A dehumidifier reduces the humidity in a bathroom by absorbing moisture from the air which it condenses and collects in a chamber. There are two types of dehumidifiers; desiccant and refrigerant. Desiccant dehumidifiers use materials like Silica gel to absorb moisture while refrigerant type dehumidifiers use a refrigerant for this purpose. For rooms like bathrooms, a refrigerant dehumidifier is the best choice as it can remove large volumes of moisture at a time. Desiccant type dehumidifiers are not heavy-duty type so they cannot remove the levels of moisture a bathroom has.

A dehumidifier in a bathroom

Dehumidifiers are the best option only if the bathroom cannot have fans or windows. They are not long terms solutions though. Running a dehumidifier in a bathroom can be tedious since you may have to empty the condensed water twice a day.

Some of the popular dehumidifiers for bathrooms are;

Other ways to reduce moisture in a bathroom

The problem with lack of bathroom ventilation is that it will casue molds to grow. There are some methods other than given above to reduce the moisture build up in a bathroom. They are not as effective as any of the 5 ventilation option given above though.

Keep the bathroom door open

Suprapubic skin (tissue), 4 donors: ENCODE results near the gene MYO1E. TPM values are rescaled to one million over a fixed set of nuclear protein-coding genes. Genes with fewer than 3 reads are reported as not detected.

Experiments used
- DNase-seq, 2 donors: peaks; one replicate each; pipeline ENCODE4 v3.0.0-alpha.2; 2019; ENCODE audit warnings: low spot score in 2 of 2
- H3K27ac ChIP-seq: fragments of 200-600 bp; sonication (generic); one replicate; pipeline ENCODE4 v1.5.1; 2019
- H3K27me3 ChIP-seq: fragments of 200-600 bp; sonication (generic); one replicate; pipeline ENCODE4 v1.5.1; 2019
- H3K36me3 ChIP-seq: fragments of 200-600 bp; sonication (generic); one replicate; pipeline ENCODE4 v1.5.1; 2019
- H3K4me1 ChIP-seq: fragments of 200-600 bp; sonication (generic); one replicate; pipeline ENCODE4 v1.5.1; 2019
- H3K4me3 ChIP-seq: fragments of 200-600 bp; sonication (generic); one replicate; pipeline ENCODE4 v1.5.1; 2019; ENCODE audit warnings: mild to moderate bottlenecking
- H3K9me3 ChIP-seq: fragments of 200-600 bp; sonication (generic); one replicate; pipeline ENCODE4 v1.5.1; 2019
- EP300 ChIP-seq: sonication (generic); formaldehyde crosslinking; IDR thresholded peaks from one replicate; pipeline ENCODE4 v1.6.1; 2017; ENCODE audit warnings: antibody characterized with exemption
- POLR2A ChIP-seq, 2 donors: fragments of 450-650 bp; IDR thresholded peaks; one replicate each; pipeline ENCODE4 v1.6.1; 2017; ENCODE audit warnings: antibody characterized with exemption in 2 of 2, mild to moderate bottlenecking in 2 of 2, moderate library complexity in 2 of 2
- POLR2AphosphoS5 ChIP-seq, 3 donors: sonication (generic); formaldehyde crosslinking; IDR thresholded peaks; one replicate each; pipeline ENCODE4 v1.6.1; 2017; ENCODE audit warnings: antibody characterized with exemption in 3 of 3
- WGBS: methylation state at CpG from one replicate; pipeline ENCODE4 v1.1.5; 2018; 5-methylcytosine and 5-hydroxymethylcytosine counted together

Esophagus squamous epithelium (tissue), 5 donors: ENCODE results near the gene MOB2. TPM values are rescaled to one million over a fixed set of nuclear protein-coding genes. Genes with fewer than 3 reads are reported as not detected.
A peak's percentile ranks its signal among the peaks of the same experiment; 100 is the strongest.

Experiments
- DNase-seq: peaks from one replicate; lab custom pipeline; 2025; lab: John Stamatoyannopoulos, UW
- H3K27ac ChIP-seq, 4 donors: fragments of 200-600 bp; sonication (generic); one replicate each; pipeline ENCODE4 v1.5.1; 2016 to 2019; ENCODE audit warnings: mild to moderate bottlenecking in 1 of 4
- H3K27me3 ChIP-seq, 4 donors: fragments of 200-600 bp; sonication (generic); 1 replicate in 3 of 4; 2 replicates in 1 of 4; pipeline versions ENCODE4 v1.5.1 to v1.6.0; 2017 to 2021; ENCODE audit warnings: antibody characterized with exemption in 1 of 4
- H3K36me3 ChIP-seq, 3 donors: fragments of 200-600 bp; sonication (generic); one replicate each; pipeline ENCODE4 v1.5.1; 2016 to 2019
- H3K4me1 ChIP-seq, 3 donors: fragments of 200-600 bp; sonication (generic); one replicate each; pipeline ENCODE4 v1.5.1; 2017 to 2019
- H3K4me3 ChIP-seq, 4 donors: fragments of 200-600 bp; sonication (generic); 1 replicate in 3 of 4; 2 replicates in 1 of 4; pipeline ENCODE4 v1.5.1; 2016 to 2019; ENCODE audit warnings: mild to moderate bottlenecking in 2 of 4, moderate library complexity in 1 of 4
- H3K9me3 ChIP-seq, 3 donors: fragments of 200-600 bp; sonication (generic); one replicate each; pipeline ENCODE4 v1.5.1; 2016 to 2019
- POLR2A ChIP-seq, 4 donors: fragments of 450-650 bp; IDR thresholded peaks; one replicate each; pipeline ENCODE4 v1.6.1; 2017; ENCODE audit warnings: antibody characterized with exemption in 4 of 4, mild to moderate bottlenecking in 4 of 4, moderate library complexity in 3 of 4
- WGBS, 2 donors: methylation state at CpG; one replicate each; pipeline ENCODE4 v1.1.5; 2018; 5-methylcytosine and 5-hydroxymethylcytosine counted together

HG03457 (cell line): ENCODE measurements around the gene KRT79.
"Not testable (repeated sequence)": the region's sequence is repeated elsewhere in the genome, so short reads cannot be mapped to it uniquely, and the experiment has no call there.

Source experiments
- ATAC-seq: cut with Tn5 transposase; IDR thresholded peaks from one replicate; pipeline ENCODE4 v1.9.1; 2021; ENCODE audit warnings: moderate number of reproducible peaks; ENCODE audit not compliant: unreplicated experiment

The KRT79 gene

Keeping the bathroom door will sidtribute the moist air into the nearby rooms as well but since they are very liklely to have some ventilation this moist air will be removed eventualy. Also spreading moisture to a larger area will reduce the obverall humidity and thus it will prevent the growth of molds.

Shower less often

Personal hygeine is very important but if you can use the shower less often it will drastically reduce the humidity levels in the bathrooms.

Dry the bathroom walls

Drying up the bathroom walls is a proven way to reduce moisture and mold growth. Wipe the walls of the shower cubicle and the tiles with a dry cloth. Trust me, this is easier than it sounds.

Do not keep wet clothes inside the bathroom

The humidity inside a bathroom can be reduced by not keeping your wet clothes in there. The water content in the wet clothes will evaporate and adds to the moisture if they are kept in the bathroom. Even though this doesn’t have a significant effect on the overall moisture levels something is better than nothing.

Charles John

A novice DIYer who learns about home ventilation. I am a mechanical engineer and have a basic knowledge of HVAC systems but I learn continuously to make myself the best blogger in that space.